While the overall number of young offenders is decreasing in Victoria, challenges remain within the youth justice system.
That's why the Children's Court of Victoria hosted It Takes A Village - a multi-disciplinary training day - in Ballarat, organised and delivered by the Judicial College of Victoria.
Led by President of the Children's Court, Judge Amanda Chambers, and Grampians Regional Coordinating Magistrate, Ron Saines, the training day aimed to get representatives from across community services talking about how to improve responses.
Ballarat is the second regional city to host the program, and Judge Chambers said that was because of the strength of the city's support services.
"We know that the courts alone can't fix this complex problem. We're just one aspect of a complex system - police can't arrest their way out of this, they can't respond alone," she said.
"But here, in Ballarat, the size and the systems and the organisations you've got operating are perfectly positioned to do more around young people."
Youth Justice, Department of Health and Human Services, Victoria Police, Legal Aid, and the Ballarat and District Aboriginal Co-operative representatives attended.
Judge Chambers said making sure all of these different aspects were on the same page, with the same understanding, was crucial in achieving positive results.
"For the most complex and vulnerable young kids, they are at very high risk of a lifetime's entrenchment in criminal offending and adult imprisonment," she said.
"So, what collectively can this community do to break that cycle, what collectively can this community do to not only improve the chances of that young person, but also for the benefit of Ballarat?"
Statistics from the Children's Court's annual report show the number of offenders found guilty has dropped from more than 6000 in 2009-10 to less than 3000 in 2016-17.
The Sentencing Advisory Council indicated that in 2015, about 1.4 per cent of the total population of children in Victoria were processed by police at all, with 0.6 per cent progressing to court.
Mr Saints said not only does this show that innovative rehabilitation processes are working, but it also reinforces that it's only a small group "within a small group" that present a "serious challenge" to the community.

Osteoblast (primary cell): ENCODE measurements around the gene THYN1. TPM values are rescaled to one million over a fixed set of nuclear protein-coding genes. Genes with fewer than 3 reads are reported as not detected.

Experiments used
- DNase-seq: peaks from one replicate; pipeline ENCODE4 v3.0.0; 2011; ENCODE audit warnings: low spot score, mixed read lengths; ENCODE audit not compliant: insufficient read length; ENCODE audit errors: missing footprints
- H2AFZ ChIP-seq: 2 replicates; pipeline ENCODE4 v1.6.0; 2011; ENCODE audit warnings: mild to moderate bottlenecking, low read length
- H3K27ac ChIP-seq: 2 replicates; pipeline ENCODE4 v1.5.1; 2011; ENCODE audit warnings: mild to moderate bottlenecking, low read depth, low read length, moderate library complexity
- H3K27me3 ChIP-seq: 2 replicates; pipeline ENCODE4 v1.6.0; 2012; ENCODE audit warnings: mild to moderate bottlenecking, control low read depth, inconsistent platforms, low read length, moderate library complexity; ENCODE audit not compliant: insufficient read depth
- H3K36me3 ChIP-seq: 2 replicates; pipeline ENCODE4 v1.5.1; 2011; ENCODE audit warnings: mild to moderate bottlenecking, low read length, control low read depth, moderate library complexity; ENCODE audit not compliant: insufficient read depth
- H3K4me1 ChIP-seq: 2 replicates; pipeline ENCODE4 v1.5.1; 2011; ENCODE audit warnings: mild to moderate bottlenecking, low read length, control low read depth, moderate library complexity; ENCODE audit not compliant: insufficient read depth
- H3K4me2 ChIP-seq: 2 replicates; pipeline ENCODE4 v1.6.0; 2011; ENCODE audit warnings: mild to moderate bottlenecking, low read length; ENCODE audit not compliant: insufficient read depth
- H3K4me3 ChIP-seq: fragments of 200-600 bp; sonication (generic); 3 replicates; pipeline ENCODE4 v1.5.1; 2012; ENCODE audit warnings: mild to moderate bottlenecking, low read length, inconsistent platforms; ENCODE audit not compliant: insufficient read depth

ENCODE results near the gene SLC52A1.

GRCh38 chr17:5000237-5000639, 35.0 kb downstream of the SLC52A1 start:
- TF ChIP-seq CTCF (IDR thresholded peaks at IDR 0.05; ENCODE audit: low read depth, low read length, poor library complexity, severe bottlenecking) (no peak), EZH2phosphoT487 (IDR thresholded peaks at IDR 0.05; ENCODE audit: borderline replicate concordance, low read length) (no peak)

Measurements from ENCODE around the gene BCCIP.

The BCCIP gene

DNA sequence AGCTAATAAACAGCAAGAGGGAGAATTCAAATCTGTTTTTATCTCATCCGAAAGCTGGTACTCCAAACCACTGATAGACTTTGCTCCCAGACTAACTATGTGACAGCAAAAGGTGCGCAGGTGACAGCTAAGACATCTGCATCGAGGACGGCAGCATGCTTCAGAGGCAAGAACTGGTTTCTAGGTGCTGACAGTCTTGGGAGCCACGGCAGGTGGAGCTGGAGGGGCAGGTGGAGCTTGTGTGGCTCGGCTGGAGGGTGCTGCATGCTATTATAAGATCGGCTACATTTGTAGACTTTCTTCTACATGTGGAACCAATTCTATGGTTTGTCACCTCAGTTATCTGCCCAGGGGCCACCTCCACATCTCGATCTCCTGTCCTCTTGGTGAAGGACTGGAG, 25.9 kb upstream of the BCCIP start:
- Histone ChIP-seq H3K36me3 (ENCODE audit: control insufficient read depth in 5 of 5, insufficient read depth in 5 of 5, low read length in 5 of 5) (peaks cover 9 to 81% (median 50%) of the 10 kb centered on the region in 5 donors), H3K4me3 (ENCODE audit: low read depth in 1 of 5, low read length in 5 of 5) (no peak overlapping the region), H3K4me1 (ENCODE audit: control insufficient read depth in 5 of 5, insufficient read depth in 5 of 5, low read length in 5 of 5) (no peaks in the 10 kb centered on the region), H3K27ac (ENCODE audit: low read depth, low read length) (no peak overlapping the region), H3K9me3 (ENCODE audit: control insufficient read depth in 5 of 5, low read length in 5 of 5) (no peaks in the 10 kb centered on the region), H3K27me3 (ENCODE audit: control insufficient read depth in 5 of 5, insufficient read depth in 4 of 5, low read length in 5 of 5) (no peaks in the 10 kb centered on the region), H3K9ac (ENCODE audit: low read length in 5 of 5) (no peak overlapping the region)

"More than 98 per cent of children do not in any part of Victoria come into contact with the criminal justice system," he said.
"Of those who do, the great majority are only there for a single appearance or for less significant offending.
"This is not about crime waves, it's not about being taken over by inter-racial groups or anything like that - it's about dealing with a complex problem in a sector of the community that is of importance to the Children's Court and to the community."
There is little understanding of the law that applies in the Children's Court and how it is very different to the law that applies to adults.
In the Children's Court there are very different considerations for the court when making important decisions around bail and sentencing. The focus is on "child-specific considerations" and rehabilitation, with punishment less of a focus compared to adult courts.
"The first thing the law says when we're sentencing children is to support their relationship with their parents, to support their connection to their home, to support their ongoing engagement in education, and only if appropriate, to impose a sentence that will operate to send a message to that child that they are responsible for the consequences of their offending behaviour, and to protect the community," Judge Chambers explained.
"The Supreme Court has repeatedly said in relation to child offenders, and young offenders, is that rehabilitation is the focus - it's of benefit not just to the child, but the community."
She added studies indicated consequential thinking in young people did not fully develop until their mid-20s, which was another factor taken into account.
Complicating the matter was the fact that many young offenders suffered from poor mental health, which in turn made them more vulnerable.
"Not only do you have the immaturity inherent in all young people, but a lot of trauma, neglect, and abuse, and they all compound one upon the other," she said.
That's why collaborative information training sessions are so important, as police and youth justice workers can interact with mental health specialists.
"One conversation I was just having with a police officer, he was just in the circle (discussion) ... and we were all playing a role, playing the role of the child in this circle of professionals ... he was saying what he recognised was that in the role of the child, how much he hated being talked down to.
"He wanted people to talk to him.
"We could do so much more working together - that's what we've been hearing."